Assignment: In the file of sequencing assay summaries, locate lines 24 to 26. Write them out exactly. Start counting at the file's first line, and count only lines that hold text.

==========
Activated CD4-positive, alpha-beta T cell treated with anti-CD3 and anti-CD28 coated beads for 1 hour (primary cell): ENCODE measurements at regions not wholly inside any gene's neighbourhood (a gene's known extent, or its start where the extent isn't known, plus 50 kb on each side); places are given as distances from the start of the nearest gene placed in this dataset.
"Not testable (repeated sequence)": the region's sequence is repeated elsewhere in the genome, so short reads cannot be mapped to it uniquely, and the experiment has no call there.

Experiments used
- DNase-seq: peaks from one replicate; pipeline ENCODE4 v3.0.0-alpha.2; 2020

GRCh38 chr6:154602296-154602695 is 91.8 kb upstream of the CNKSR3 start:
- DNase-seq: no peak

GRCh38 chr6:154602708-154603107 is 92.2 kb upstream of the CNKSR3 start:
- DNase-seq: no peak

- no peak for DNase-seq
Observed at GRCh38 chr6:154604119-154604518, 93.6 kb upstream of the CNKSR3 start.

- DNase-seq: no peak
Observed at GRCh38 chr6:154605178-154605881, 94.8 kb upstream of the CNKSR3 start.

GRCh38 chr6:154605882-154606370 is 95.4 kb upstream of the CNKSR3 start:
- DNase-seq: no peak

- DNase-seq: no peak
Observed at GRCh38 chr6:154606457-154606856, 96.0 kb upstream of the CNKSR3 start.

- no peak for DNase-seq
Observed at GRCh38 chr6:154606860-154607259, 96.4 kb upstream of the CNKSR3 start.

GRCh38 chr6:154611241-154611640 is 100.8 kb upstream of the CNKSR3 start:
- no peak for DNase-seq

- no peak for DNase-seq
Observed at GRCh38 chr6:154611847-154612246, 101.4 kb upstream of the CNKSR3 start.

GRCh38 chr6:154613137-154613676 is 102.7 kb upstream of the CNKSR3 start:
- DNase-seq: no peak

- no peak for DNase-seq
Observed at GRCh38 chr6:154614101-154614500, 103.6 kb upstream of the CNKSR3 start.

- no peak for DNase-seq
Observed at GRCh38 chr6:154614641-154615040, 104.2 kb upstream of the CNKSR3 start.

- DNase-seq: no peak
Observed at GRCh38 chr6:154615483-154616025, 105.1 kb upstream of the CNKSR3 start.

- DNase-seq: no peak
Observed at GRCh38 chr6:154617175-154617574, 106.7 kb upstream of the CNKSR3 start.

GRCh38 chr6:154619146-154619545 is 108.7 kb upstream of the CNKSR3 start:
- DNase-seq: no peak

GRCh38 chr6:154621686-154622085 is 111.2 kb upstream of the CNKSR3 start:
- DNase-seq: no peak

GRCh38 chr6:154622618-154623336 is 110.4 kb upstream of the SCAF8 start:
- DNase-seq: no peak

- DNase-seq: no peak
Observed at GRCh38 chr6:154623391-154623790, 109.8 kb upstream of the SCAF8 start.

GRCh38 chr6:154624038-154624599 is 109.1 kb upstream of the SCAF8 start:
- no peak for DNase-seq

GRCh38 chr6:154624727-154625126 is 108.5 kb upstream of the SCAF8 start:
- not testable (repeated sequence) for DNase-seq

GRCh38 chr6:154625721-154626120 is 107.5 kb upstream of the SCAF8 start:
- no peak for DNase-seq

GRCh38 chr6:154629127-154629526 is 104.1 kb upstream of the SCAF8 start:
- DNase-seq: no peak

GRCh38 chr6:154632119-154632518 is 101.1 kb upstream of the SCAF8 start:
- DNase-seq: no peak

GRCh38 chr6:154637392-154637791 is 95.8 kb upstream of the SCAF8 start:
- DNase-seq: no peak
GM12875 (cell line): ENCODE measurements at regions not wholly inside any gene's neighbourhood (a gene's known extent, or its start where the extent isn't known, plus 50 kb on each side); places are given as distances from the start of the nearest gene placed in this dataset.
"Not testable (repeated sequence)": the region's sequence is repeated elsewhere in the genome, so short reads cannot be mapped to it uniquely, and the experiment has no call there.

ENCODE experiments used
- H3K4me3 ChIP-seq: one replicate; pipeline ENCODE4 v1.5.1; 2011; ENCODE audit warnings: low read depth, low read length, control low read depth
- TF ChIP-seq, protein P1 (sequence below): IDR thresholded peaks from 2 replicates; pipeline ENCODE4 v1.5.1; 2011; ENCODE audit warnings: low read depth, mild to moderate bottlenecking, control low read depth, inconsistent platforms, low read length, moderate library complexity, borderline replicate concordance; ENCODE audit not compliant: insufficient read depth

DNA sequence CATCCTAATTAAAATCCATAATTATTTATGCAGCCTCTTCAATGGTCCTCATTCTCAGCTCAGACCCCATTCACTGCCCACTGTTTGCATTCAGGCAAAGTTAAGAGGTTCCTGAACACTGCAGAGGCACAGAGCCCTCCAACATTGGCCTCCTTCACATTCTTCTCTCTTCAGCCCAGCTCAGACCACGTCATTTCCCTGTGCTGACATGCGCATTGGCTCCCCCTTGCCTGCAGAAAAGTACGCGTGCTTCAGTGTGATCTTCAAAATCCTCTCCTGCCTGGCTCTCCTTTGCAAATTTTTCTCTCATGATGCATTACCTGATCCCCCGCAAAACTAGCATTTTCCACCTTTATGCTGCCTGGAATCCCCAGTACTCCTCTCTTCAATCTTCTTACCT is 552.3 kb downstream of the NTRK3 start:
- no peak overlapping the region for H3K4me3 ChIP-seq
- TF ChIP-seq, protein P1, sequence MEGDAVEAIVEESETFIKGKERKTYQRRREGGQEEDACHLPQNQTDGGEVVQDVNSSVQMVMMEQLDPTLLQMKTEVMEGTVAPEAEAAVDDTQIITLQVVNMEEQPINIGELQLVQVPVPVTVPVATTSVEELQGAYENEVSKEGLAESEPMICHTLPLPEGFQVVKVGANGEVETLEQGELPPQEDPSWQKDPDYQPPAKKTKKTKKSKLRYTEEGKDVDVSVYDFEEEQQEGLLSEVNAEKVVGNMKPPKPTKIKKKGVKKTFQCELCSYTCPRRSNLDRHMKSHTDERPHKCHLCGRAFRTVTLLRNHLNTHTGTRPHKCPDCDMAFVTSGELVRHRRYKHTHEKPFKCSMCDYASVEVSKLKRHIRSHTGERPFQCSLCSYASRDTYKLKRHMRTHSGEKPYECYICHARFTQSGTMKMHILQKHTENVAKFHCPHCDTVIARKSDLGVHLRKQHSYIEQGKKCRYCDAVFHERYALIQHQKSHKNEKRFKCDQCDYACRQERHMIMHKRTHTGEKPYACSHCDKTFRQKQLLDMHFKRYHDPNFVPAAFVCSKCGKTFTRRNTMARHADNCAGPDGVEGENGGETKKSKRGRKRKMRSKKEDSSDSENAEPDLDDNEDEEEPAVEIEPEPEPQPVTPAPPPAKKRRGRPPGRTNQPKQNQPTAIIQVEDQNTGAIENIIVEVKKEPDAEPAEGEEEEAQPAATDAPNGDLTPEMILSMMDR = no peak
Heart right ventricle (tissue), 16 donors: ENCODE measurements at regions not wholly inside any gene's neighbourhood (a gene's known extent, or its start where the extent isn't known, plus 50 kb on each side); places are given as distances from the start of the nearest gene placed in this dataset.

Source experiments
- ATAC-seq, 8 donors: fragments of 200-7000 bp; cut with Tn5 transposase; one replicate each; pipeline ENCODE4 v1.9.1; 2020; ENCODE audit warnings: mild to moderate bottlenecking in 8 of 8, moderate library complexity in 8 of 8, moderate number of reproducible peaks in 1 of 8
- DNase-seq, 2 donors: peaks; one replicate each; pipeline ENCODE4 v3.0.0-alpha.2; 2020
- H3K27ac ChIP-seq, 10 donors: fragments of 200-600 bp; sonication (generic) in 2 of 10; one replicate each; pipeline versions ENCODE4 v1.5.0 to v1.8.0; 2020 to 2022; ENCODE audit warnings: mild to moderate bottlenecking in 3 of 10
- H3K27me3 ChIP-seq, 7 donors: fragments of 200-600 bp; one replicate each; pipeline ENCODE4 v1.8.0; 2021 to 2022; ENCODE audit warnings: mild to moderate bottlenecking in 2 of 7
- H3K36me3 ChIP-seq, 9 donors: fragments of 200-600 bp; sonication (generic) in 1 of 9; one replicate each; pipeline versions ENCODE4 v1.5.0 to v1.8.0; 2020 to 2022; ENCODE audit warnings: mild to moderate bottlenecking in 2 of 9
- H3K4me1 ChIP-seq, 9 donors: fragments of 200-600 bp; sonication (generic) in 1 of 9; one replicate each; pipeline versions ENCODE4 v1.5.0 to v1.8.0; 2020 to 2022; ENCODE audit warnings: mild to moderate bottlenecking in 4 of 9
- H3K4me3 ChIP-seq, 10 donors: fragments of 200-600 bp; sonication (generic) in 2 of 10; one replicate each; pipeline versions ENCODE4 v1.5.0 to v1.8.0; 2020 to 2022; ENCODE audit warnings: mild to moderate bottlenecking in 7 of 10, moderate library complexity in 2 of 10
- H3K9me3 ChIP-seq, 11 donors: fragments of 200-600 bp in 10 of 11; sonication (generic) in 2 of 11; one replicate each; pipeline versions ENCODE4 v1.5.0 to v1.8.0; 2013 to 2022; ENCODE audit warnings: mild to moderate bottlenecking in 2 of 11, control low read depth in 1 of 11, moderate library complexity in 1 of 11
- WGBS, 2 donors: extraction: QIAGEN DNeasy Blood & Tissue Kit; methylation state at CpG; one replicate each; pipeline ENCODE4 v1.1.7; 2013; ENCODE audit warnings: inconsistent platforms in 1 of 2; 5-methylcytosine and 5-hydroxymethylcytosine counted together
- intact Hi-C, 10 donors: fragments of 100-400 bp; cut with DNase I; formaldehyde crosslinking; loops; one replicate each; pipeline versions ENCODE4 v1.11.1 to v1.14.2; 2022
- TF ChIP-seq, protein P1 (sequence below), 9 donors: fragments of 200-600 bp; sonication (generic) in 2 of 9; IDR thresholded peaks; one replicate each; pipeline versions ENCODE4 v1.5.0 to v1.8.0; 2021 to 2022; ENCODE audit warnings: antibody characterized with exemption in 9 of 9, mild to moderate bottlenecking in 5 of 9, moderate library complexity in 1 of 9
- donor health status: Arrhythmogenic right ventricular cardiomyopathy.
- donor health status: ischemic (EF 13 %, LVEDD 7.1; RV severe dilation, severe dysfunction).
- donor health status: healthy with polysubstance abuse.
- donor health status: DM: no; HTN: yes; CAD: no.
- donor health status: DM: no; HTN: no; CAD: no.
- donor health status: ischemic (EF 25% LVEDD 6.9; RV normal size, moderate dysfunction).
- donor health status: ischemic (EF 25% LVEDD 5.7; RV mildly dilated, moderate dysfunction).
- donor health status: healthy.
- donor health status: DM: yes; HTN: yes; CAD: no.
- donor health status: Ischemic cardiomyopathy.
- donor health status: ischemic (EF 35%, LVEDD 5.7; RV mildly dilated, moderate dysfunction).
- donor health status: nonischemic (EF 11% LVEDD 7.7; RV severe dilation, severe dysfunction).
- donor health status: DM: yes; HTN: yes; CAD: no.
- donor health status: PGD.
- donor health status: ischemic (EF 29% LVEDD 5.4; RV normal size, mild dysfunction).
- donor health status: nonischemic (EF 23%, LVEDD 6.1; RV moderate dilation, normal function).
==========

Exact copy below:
- DNase-seq: no peak

- no peak for DNase-seq
Observed at GRCh38 chr6:154614101-154614500, 103.6 kb upstream of the CNKSR3 start.